US President Donald Trump has once again weighed in on Nike's ad campaign featuring controversial quarterback Colin Kaepernick.

Former NFL player Colin Kaepernick, who protested against social and racial inequality in the United States by kneeling during pre-game anthems, has been chosen to help mark the 30th anniversary of the brand's famous Just Do It slogan.

Trump weighed in on Nike's ad for the first time during an interview with conservative news outlet The Daily Caller on Tuesday, saying it "sends a terrible message" and today posted a message on his Twitter account outlining his concerns around the campaign.

"Nike is getting absolutely killed with anger and boycotts," he tweeted. "I wonder if they had any idea that it would be this way?"

Trump's tweet also referenced the NFL's declining TV ratings and said that he finds it "hard to watch" and "always will, until [the players] stand for the FLAG!"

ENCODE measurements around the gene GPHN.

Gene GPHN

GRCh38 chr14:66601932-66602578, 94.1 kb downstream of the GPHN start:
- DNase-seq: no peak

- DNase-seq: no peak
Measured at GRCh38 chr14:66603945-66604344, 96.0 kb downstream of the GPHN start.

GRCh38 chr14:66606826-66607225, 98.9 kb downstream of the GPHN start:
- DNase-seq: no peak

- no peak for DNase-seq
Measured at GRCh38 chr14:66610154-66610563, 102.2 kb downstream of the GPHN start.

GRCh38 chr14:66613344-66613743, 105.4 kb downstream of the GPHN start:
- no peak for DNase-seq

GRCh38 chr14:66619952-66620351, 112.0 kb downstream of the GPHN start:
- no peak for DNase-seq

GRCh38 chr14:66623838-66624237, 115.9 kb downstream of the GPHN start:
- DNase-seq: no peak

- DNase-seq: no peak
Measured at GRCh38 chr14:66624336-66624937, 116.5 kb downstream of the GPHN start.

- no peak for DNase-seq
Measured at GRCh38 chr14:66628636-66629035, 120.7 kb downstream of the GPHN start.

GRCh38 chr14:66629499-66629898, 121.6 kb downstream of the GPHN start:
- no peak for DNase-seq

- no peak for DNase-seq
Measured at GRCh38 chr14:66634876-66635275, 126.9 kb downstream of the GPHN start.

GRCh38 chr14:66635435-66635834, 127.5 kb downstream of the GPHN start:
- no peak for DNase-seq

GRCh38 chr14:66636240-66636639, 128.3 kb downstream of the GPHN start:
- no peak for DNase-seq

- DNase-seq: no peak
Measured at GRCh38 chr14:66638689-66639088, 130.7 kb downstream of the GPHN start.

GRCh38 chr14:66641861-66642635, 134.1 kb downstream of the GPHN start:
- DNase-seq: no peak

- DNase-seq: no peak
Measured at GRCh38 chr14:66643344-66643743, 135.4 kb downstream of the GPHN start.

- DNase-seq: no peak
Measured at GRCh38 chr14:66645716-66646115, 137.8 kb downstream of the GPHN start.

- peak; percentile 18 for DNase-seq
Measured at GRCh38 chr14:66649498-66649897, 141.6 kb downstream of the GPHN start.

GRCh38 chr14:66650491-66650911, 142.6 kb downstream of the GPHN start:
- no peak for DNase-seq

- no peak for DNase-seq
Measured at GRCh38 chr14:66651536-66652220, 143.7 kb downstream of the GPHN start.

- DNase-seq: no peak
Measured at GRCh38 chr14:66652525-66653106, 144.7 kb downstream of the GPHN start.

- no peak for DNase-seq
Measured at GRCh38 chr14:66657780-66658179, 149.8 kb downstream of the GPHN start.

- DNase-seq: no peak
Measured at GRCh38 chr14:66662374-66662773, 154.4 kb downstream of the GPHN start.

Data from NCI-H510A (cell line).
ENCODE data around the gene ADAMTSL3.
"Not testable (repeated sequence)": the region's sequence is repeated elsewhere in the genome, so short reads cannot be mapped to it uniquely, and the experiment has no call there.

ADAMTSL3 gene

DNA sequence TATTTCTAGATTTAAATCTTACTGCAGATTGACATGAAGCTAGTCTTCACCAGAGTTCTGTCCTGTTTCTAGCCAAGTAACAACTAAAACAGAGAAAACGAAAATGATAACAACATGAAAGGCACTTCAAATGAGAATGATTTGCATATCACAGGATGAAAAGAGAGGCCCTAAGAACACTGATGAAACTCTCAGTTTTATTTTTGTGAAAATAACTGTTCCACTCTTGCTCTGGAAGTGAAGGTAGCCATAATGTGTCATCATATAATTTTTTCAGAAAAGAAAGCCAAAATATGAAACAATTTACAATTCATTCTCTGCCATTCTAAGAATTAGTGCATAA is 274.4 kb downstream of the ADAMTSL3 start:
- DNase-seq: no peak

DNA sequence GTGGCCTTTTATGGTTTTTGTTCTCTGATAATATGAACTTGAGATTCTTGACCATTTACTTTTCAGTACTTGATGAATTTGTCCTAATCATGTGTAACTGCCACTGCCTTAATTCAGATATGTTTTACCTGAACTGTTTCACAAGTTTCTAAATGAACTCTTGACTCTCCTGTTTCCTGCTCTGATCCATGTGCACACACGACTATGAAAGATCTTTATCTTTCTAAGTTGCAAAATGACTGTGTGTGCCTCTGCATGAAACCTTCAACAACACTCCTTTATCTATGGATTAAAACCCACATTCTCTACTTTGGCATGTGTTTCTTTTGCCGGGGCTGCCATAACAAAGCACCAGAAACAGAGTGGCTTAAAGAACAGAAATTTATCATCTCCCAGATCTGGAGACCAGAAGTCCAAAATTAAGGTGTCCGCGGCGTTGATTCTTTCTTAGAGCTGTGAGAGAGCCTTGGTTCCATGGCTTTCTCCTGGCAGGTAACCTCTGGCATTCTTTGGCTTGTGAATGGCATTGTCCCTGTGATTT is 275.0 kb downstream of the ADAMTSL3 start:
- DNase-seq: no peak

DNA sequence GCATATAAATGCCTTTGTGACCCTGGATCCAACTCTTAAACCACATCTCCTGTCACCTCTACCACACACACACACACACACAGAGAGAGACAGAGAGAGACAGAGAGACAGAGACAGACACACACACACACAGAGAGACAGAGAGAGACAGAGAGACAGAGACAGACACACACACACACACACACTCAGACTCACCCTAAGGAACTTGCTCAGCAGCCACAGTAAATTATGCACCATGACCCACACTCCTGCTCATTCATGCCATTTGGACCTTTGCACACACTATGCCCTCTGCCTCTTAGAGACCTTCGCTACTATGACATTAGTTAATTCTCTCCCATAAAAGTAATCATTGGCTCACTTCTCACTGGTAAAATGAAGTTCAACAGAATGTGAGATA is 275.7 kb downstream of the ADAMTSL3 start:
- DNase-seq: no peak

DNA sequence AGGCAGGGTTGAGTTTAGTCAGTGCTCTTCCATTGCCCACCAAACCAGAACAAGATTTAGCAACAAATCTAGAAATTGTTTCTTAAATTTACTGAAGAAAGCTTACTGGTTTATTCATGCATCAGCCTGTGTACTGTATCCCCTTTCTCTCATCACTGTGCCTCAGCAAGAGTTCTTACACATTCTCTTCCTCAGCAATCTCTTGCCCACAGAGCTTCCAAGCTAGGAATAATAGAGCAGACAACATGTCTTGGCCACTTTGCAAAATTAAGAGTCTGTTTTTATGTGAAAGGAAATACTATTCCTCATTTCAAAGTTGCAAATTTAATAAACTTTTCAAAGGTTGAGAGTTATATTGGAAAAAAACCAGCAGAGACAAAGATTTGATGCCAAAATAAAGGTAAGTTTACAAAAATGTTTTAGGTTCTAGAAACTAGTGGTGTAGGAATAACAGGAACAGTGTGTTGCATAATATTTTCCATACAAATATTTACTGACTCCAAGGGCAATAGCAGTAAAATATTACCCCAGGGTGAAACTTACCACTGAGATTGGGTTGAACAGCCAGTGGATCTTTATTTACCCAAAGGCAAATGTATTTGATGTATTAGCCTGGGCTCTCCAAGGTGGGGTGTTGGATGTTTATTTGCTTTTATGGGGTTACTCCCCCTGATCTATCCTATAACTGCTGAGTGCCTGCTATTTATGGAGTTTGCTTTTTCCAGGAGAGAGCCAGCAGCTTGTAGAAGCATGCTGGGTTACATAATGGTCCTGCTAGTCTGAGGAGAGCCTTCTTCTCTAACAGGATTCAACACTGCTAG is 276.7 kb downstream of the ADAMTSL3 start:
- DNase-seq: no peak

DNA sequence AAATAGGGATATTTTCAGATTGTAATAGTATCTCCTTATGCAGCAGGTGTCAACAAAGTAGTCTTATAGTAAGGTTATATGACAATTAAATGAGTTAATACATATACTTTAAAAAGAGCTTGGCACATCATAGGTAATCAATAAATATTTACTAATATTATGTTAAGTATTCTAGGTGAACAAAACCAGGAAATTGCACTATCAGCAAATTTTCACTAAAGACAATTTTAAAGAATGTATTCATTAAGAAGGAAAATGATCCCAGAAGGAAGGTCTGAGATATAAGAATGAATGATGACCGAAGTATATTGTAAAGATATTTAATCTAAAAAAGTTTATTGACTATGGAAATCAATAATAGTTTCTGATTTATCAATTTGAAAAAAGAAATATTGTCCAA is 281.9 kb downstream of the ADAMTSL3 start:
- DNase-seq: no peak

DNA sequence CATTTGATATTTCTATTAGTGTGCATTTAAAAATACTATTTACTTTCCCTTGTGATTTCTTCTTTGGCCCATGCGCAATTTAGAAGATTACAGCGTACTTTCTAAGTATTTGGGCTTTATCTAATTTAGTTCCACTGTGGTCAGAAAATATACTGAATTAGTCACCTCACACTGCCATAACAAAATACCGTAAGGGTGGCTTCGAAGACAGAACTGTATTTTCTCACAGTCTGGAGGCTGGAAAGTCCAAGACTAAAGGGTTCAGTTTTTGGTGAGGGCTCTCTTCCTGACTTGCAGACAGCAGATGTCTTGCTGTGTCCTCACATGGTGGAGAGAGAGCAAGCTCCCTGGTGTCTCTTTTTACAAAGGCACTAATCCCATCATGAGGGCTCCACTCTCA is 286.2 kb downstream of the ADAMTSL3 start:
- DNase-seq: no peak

Kaepernick was the first NFL player to kneel at games during the national anthem as a protest against social and racial injustice.

He inspired many other players to join in, earning the ire of people including Donald Trump, and the protest has cost Kaepernick his NFL contract.

In his interview yesterday, Trump stated that while he didn’t condone Nike's decision, he respected the company's right to hire the spokesperson it chooses.

"As much as I disagree with the Colin Kaepernick endorsement, in another way, I mean, I wouldn't have done it," Trump said.

"In another way, it is what this country is all about, that you have certain freedoms to do things that other people think you shouldn't do, but I personally am on a different side of it."

Serena Williams meanwhile has praised Nike for creating a "powerful statement".

Williams, who is sponsored by Nike, has been a supporter of Kaepernick and he was at Flushing Meadows on Friday to see her defeat sister Venus in the third round.

"I feel like that was a really powerful statement to a lot of other companies"

"Having a huge company back him could be a controversial reason for this company, but they're not afraid. I feel like that was a really powerful statement to a lot of other companies."

Williams declined to answer whether she would take part in similar protests in tennis given the chance, saying: "I think everyone has a choice to do what they choose to do."